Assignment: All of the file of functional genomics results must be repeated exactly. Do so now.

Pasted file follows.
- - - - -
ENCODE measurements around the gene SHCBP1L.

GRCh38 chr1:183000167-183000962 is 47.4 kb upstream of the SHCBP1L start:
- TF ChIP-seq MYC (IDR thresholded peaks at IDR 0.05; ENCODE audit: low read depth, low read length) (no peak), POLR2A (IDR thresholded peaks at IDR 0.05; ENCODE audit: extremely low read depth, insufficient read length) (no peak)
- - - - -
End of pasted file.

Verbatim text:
ENCODE measurements around the gene SHCBP1L.

GRCh38 chr1:183000167-183000962 is 47.4 kb upstream of the SHCBP1L start:
- TF ChIP-seq MYC (IDR thresholded peaks at IDR 0.05; ENCODE audit: low read depth, low read length) (no peak), POLR2A (IDR thresholded peaks at IDR 0.05; ENCODE audit: extremely low read depth, insufficient read length) (no peak)